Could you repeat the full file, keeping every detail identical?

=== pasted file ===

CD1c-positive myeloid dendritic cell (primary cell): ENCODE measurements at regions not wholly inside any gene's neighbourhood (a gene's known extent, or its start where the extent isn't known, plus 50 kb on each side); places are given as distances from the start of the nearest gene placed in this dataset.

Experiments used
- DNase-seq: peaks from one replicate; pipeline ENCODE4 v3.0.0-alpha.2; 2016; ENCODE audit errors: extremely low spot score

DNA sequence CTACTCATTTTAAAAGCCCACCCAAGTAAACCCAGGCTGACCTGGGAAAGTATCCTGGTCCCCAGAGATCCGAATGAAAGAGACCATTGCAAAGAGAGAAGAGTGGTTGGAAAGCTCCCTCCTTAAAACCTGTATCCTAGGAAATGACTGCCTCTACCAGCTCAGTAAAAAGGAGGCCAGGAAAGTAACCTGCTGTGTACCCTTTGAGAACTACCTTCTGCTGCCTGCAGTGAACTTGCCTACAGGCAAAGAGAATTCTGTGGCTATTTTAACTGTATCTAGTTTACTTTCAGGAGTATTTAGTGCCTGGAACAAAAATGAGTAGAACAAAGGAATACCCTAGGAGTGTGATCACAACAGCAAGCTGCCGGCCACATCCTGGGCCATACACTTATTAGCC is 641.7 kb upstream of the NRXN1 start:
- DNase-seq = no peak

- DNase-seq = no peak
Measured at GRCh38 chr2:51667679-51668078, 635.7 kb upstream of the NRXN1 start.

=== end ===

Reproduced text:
CD1c-positive myeloid dendritic cell (primary cell): ENCODE measurements at regions not wholly inside any gene's neighbourhood (a gene's known extent, or its start where the extent isn't known, plus 50 kb on each side); places are given as distances from the start of the nearest gene placed in this dataset.

Experiments used
- DNase-seq: peaks from one replicate; pipeline ENCODE4 v3.0.0-alpha.2; 2016; ENCODE audit errors: extremely low spot score

DNA sequence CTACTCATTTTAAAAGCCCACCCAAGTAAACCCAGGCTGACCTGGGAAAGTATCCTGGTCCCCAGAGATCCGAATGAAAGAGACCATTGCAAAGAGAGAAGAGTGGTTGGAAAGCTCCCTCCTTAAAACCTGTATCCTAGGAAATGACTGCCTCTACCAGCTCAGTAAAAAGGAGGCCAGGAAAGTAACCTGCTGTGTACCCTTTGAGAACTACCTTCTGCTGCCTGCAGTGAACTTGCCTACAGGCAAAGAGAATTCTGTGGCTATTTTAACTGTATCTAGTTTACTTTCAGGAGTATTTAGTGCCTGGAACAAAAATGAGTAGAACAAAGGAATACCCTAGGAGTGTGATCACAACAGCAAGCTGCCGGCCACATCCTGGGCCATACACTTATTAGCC is 641.7 kb upstream of the NRXN1 start:
- DNase-seq = no peak

- DNase-seq = no peak
Measured at GRCh38 chr2:51667679-51668078, 635.7 kb upstream of the NRXN1 start.